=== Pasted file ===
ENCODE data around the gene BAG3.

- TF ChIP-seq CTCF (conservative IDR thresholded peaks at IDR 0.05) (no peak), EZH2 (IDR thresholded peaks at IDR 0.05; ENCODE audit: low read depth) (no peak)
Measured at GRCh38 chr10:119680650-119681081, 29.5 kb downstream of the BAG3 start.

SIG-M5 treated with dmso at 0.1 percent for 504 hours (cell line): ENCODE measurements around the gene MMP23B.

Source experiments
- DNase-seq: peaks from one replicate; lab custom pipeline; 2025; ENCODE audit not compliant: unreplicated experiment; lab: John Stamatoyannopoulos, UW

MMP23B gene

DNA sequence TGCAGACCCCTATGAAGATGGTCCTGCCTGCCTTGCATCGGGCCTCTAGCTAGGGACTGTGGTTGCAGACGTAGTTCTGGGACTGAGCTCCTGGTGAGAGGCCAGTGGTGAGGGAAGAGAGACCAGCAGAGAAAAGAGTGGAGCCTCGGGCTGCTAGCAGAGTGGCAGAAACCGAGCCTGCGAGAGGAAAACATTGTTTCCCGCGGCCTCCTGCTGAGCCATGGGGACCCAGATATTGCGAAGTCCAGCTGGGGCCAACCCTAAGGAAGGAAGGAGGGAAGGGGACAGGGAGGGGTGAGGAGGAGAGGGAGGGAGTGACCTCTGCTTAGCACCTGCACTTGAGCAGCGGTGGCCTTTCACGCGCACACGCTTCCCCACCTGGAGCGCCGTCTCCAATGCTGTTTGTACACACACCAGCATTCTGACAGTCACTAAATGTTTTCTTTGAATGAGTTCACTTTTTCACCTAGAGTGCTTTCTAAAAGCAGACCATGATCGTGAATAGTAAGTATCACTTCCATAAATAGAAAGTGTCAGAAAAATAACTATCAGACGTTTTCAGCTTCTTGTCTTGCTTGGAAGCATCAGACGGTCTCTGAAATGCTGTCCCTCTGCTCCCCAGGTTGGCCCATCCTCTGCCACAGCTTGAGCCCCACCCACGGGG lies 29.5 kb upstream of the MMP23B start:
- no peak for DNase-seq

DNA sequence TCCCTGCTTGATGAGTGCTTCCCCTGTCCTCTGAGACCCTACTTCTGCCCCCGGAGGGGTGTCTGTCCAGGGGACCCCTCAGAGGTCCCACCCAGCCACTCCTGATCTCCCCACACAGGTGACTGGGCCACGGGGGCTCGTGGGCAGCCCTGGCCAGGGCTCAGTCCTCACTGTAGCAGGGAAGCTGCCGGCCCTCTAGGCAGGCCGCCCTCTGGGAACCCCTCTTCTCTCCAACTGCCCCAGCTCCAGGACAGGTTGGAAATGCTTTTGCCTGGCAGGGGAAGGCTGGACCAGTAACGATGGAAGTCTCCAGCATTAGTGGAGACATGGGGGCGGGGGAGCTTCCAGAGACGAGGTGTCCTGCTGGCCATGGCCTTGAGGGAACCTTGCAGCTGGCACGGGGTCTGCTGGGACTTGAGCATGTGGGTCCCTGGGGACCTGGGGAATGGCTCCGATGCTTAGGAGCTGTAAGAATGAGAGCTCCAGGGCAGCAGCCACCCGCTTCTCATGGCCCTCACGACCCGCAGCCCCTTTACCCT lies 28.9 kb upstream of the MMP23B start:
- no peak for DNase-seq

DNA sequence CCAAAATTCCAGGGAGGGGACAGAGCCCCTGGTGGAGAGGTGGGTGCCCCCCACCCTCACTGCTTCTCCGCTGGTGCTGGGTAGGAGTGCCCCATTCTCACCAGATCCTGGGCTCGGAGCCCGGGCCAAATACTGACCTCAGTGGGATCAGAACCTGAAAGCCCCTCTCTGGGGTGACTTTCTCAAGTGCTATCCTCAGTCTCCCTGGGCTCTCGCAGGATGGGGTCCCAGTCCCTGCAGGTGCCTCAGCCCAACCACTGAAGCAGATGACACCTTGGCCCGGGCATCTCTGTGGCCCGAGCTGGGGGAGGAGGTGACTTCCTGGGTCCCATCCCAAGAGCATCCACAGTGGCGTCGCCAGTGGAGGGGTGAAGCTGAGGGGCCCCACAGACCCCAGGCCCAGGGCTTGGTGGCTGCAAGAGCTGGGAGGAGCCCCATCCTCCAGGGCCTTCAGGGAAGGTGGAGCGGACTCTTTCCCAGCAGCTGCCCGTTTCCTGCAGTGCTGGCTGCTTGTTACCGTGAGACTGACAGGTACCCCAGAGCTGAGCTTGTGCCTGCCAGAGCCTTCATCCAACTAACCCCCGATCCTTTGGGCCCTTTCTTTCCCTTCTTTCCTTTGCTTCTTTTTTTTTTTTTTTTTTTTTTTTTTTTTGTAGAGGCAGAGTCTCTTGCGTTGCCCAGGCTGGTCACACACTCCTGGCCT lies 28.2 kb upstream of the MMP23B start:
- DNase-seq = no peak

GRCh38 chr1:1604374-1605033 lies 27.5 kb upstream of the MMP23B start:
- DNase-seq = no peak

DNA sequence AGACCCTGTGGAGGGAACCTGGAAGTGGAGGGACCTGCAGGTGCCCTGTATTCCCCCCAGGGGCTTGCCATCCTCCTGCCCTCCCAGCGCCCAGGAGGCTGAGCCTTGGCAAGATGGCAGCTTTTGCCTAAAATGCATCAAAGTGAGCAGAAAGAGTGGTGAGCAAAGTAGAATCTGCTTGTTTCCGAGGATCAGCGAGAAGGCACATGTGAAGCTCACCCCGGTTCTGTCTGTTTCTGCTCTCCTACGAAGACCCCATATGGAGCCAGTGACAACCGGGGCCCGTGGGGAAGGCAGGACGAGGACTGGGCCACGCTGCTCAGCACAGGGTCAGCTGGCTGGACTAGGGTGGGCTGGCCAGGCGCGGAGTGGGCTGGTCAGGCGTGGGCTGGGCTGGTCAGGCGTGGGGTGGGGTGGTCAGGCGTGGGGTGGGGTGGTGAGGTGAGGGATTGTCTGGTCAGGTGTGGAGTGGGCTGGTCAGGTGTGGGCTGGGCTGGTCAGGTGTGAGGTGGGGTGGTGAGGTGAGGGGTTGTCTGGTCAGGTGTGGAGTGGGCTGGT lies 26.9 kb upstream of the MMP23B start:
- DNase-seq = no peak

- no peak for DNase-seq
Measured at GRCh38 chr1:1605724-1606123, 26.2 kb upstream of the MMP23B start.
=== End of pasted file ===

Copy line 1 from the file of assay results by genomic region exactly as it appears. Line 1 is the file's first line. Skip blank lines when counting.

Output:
ENCODE data around the gene BAG3.